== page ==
The call of analogue music is difficult to resist: its siren call convinced Taro Tsunoda, a senior manager at Amazon Japan, to leave a successful corporate career to open Waltz– a cassette paradise. Tsunoda had been collecting cassettes ever since reading Mix Tape: The Art of Cassette Culture in 2004 and by Waltz’s opening in 2015, had amassed an impressive collection of 3,500+ vintage cassette tapes.
Located in Tokyo’s hip Nagameguro neighbourhood, Waltz boasts an entire wall of boom boxes (the sort that hip youth would heft atop a shoulder while blasting grooves on city streets), vinyl, VHS tapes, vintage lifestyle magazines, and both vintage cassettes and new releases from local bands. A listening station in the rear of the shop give customers a chance to preview cassettes before approaching the store counter.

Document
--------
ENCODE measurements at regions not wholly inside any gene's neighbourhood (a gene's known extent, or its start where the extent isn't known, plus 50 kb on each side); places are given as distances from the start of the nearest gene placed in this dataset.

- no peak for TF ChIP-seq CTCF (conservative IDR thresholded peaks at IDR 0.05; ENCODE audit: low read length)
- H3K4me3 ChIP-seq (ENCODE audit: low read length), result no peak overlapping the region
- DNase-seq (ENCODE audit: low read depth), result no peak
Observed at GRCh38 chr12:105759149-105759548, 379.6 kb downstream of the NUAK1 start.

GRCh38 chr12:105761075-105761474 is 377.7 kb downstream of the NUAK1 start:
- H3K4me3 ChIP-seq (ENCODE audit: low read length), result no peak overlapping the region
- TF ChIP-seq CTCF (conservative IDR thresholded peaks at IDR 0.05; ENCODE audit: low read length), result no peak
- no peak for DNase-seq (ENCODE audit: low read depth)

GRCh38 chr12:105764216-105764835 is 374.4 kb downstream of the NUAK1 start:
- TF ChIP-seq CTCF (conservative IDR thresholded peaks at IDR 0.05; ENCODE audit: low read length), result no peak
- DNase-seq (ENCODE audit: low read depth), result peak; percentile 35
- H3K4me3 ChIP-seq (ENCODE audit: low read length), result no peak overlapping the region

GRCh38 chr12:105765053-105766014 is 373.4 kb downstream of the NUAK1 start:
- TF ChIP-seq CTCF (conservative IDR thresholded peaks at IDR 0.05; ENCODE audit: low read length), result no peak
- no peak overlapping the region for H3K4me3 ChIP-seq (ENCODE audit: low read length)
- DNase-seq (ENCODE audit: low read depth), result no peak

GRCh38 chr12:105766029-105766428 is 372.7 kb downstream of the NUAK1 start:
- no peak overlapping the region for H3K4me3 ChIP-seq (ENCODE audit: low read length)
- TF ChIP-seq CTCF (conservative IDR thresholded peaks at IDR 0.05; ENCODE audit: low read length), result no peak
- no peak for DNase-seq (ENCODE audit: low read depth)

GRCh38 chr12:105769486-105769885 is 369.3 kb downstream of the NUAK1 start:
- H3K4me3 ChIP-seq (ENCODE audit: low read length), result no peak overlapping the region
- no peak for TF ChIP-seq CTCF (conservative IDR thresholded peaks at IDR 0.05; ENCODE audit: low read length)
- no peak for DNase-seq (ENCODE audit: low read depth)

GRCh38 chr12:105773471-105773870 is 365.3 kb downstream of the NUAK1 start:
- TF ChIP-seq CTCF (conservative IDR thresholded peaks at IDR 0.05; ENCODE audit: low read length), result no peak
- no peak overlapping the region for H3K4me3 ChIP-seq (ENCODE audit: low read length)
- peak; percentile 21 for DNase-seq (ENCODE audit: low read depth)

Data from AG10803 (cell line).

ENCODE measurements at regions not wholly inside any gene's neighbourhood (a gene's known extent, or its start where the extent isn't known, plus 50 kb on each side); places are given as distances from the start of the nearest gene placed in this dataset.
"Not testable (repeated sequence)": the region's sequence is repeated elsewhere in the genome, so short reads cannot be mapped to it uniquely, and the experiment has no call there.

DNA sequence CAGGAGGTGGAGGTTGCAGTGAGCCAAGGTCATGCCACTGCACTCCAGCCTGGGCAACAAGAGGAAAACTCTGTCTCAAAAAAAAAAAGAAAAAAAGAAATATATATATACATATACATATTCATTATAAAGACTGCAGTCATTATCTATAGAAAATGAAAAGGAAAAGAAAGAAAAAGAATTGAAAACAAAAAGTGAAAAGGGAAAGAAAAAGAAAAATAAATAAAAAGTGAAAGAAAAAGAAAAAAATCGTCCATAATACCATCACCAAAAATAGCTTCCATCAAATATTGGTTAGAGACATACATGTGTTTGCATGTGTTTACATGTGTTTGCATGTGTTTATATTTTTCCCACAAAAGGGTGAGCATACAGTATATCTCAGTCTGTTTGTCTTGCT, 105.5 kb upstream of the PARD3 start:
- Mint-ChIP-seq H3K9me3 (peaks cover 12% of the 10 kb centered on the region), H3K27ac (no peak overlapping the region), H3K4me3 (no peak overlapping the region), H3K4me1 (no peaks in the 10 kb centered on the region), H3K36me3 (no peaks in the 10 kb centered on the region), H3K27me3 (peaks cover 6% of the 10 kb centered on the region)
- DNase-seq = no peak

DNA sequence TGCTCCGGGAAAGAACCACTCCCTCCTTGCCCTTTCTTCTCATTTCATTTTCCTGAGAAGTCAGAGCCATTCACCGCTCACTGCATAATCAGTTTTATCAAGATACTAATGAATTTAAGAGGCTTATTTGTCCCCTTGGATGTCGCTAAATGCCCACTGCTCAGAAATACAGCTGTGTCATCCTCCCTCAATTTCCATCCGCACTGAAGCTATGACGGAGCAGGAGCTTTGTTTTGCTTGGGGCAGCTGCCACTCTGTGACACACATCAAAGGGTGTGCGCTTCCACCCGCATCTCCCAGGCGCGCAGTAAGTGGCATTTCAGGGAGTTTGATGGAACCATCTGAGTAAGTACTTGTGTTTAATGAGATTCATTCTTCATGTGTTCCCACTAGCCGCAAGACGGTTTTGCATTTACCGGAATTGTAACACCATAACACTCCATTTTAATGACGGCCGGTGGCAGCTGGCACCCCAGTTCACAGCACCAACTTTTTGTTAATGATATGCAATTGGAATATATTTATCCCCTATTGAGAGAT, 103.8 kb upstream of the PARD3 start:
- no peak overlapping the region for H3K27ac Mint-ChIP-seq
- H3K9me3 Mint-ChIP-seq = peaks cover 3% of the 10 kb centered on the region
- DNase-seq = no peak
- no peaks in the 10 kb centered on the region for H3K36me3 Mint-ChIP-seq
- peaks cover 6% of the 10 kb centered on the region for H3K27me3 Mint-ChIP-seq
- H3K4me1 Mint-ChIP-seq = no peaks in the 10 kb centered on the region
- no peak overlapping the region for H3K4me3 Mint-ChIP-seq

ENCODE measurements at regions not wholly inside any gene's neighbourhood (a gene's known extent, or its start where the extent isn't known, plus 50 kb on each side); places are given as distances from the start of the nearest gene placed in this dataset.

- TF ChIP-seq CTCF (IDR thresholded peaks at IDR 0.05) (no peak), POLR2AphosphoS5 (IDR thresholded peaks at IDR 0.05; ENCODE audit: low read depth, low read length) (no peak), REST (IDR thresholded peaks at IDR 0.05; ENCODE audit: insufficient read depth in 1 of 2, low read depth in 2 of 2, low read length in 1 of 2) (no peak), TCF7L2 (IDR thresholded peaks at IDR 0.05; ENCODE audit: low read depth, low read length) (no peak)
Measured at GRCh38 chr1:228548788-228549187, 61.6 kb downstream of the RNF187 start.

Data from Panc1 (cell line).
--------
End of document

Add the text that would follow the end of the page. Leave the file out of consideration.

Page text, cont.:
Cassettes, the jewels of 1980s audio, summon nostalgic refrains from top hits of years gone by. In America, cassettes are popular amongst indie bands and record labels. In fact, the National Audio Co., America’s largest manufacturers of audio cassettes, reported that 2014 was its best year yet. In Japan, cassette tapes are popular in part because they are easy to use when practicing karaoke, and in part because of its high appeal to the elderly population. Tokyo is a bustling hub for analogue music and has greatly contributed to the revival of cassettes on a global scale. Stores like Waltz, with rows and rows of neatly stacked and organised cassettes, VHS tapes, and vinyl records, boost Tokyo’s status as and music epicenter.